Tuscany: Suggested Itinerary

Sun, dolce vita and picturesque towns...

Day 1: Arrive and get settled in your rental property, explore your nearby town or village’s shops, markets, and potential restaurants.

Day 2: Today, you start with Florence. In the morning, the view from Piazzale Michelangelo, the church of San Miniato al Monte and the Masaccios at Santa Maria del Carmine. In the afternoon - Florence Cathedral, Baptistery and Campanile, before the Uffizi to finish with.

Day 3: The Chianti countryside – take out your map and drive to Greve early. Go the office of the Chianti wine-producers consortium and arrange a couple of vineyard visits. Locate those vineyards and arrange a spontaneous driving tour around them. The surprising thing about Chianti is that even in the height of the summer, those roads with scenery so beautiful it will make you weep aren’t at all crowded.

Day 4: A day in Arezzo, one of Tuscany’s loveliest, most civilized, most unvisited cities: see the Piero della Francescas, of course, but also the Piazza Grande, the church of Santa Maria della Pieve (one of our favorites in all Italy), and the other little churches and civic buildings around the city, not to mention the first-class antique shops.

Day 5: Volterra and especially, Massa Marittima, whose principal piazza is not to be believed. Also, the direct north-south drive between these two towns for the Valle del Diavolo (Valley of the Devil), and you’ll see why - disturbing and unforgettable.

Day 6: Pistoia - one of the real undiscovered jewels of Italy, full of charming streets dating from the Middle Ages and an unusual number of beautiful Romanesque churches. Get a detailed guidebook for Pistoia or stop at the tourist office. Be sure to visit the delightful open-air market in medieval Piazza della Sala, plus the Cathedral (with the St. James altar, a masterpiece of silverwork); the Baptistery; the cathedral square as a whole; and the Ospedale del Ceppo, gorgeous and totally unexpected. Afternoon at the Medici villa of Poggio a Caiano with a stop at Carmignano to see Pontormo’s Visitation - one of the most beautiful paintings in existence.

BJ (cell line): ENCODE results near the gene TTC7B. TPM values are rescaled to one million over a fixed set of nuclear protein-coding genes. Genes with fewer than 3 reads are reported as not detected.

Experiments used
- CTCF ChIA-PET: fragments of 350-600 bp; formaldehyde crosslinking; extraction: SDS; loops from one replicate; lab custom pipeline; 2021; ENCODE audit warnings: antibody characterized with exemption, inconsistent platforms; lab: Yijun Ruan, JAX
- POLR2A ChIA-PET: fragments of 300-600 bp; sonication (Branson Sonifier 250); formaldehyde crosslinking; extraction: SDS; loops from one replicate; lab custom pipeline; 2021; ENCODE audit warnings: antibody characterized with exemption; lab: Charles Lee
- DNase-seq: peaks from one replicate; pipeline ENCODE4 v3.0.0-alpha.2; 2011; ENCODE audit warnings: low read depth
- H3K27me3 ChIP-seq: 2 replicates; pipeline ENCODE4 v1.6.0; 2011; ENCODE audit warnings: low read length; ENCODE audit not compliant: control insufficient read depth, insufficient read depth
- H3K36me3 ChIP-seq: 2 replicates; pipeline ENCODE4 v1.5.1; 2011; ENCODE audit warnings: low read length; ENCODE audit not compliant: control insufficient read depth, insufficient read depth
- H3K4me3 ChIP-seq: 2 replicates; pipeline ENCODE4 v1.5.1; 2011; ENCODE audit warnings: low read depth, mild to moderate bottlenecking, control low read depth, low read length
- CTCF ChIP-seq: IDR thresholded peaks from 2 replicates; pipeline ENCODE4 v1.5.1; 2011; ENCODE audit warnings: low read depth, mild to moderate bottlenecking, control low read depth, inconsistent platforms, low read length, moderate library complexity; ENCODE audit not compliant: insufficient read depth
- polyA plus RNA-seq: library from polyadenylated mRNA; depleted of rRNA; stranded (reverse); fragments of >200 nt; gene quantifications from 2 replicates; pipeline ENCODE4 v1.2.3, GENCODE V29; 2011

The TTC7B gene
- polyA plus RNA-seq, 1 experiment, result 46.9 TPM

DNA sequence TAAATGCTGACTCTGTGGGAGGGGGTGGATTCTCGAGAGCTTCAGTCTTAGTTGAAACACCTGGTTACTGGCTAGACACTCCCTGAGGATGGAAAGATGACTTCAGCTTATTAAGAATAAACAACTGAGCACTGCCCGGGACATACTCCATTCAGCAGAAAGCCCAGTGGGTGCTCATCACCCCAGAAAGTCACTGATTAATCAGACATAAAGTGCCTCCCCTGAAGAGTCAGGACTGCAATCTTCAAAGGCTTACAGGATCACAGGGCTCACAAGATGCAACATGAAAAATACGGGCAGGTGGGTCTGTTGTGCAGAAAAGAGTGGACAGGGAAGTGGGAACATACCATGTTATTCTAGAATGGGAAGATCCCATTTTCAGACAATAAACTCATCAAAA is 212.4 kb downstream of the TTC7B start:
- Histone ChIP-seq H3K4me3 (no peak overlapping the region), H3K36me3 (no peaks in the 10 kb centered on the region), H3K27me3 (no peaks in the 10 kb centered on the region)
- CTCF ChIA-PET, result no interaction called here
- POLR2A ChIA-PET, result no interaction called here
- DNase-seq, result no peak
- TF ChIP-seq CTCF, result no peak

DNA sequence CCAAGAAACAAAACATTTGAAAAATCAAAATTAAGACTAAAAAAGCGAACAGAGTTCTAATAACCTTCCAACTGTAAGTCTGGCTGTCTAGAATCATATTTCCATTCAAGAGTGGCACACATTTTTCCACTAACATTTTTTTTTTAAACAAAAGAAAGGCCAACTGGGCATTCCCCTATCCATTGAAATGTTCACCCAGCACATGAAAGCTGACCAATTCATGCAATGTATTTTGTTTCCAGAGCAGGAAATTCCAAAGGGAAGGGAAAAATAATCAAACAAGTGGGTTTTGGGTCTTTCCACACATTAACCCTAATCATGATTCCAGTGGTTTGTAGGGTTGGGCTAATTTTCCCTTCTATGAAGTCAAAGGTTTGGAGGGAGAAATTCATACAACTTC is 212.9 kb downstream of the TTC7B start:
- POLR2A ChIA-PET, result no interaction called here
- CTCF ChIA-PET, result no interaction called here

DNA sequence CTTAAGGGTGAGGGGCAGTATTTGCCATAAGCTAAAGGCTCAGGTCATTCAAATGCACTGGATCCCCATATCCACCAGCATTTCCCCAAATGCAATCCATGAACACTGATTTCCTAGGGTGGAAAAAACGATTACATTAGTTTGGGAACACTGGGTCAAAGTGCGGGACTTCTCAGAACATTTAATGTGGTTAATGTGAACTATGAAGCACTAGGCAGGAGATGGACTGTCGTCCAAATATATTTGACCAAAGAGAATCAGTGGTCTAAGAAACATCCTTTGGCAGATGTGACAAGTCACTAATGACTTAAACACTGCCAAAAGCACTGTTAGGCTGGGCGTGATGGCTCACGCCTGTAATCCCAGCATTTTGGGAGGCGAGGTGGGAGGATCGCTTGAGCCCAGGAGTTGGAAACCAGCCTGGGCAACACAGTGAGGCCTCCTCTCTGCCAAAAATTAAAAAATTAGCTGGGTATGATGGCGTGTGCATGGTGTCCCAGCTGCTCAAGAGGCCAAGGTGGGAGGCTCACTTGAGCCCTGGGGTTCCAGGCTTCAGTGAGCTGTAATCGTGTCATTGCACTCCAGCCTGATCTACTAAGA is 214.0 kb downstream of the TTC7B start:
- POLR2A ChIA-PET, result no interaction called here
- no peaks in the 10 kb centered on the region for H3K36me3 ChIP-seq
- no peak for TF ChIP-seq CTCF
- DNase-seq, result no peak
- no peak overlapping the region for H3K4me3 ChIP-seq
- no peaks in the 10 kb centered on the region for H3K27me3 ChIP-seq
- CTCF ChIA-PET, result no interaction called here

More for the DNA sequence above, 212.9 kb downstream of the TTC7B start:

Day 7: Take a breather today, ready for the next 7 days of action.

Day 8: Pisa - the Cathedral Square and a walk along the Arno in the morning. Lunch in Lucca, followed by a walk around the medieval streets of that gorgeous city completes the day.

Day 9: Back to Florence - The Museo Bargello, a wonderful museum overlooked by the masses crowding into the Uffizi and Accademia. Then a visit to the open-air market of Sant’Ambrogio. Then take a walk around the medieval streets of the city, perhaps visiting the Museo Horne, followed by the Accademia, again entering 90 minutes before it closes, for the David and, above all, Michelangelo’s (unfinished?) Slaves.

Day 10: A visit to the Casentino: Poppi, Camaldoli, La Verna, and, especially, Gropina, one of many people’s favorite churches in Italy.

Day 11: Siena - the Campo, the Cathedral and the Museum of the Cathedral. That will take a morning. The rest of the day, just hang out and enjoy the spectacle.

Day 12: Three unforgettable abbeys with equally unforgettable scenery surrounding: San Galgano, Monte Oliveto Maggiore, and Sant’Antimo, plus atmospheric Bagno Vignoni, immortalized by Tarkovsky.

Day 13: Fiesole, Settignano, and at least one or two of the Medici villas/gardens in the area.

Day 14: Four Southern Tuscan hilltown jewels: San Quirico d’Orcia, Montepulciano, Pienza, and Montalcino. And that’s virtually all the best bits of this wonderful region. You can fly back home from Florence.